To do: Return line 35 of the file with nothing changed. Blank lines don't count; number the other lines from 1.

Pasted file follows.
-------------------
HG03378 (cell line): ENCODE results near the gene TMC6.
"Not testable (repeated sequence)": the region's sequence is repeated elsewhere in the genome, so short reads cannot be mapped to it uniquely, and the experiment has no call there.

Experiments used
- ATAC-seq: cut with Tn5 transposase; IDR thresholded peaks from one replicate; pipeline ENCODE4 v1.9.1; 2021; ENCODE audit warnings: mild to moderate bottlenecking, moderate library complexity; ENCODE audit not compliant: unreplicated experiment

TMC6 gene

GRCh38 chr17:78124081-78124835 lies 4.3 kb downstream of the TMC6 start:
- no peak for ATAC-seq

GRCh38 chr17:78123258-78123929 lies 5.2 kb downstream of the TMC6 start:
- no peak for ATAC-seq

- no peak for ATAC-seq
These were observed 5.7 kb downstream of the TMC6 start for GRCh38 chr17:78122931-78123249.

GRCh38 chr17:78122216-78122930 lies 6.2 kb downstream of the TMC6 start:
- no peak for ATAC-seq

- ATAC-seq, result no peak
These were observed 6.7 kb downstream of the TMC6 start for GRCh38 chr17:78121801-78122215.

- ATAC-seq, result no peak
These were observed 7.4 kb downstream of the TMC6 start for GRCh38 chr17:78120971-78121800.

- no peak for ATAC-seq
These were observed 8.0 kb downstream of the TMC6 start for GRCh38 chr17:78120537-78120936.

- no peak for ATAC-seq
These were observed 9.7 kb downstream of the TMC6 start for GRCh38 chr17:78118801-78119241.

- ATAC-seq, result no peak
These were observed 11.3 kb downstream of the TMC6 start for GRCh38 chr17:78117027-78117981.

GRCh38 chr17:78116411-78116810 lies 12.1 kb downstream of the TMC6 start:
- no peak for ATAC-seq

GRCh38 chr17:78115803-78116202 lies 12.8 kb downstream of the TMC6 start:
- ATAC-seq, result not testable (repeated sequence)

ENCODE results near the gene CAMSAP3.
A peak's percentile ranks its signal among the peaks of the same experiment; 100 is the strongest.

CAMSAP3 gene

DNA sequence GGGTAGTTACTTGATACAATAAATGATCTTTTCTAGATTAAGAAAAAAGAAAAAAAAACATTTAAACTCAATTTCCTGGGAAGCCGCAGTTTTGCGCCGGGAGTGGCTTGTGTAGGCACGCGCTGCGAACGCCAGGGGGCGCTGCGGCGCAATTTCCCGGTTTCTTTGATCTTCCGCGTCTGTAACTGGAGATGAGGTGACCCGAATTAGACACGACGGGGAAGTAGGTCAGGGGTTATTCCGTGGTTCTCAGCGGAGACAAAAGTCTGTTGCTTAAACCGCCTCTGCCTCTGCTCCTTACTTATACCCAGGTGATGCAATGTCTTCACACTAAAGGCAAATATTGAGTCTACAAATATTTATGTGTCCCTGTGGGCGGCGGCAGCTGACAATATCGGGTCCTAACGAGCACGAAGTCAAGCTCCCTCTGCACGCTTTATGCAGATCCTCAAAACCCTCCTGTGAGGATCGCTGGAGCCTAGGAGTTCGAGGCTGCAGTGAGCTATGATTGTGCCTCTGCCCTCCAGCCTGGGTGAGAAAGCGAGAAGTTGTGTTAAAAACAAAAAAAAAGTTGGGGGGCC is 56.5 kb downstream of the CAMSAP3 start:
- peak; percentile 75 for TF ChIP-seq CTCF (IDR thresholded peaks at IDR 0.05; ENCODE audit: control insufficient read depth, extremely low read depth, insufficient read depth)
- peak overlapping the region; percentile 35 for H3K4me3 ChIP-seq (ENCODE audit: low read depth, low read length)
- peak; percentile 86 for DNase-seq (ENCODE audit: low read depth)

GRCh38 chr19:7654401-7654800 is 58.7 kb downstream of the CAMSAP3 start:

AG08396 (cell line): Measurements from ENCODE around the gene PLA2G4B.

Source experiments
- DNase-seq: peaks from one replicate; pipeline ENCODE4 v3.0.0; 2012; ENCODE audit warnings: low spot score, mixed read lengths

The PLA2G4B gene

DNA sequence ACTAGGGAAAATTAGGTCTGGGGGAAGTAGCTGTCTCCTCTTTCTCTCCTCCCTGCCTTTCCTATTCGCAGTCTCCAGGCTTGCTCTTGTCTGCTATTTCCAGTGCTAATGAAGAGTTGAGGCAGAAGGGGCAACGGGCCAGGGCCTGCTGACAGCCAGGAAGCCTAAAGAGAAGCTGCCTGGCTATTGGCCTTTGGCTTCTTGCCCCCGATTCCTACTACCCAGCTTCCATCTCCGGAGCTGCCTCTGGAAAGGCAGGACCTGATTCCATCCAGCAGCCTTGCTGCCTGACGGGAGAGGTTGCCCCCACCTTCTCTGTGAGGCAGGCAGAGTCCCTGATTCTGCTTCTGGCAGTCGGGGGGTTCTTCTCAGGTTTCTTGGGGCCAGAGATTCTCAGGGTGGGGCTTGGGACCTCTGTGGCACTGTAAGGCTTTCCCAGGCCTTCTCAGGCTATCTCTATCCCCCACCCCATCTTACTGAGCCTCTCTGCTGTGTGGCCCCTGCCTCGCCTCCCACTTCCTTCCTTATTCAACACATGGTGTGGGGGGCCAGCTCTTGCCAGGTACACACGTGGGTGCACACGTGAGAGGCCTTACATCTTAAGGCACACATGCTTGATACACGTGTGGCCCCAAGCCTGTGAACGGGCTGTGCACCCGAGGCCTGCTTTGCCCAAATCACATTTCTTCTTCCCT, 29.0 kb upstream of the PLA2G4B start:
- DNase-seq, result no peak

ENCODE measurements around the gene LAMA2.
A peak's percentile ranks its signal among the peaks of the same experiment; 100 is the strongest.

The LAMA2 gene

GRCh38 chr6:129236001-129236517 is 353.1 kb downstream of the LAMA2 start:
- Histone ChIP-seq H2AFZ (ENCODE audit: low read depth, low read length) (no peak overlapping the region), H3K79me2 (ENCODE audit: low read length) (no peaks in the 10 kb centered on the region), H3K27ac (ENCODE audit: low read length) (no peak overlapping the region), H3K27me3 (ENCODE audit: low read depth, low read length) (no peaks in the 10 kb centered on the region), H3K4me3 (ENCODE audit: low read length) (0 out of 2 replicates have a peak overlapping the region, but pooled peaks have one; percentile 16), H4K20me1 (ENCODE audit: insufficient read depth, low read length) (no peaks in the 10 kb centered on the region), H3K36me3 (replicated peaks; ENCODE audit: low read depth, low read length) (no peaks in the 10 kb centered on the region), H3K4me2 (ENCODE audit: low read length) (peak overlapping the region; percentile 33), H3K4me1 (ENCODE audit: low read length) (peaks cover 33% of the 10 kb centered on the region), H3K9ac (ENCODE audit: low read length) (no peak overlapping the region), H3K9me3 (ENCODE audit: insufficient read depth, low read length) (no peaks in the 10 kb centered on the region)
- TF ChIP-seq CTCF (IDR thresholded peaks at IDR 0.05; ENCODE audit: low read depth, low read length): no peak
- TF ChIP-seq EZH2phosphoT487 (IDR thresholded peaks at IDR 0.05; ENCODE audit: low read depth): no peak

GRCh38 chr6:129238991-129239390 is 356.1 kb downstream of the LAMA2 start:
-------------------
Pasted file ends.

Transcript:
GRCh38 chr19:7654401-7654800 is 58.7 kb downstream of the CAMSAP3 start: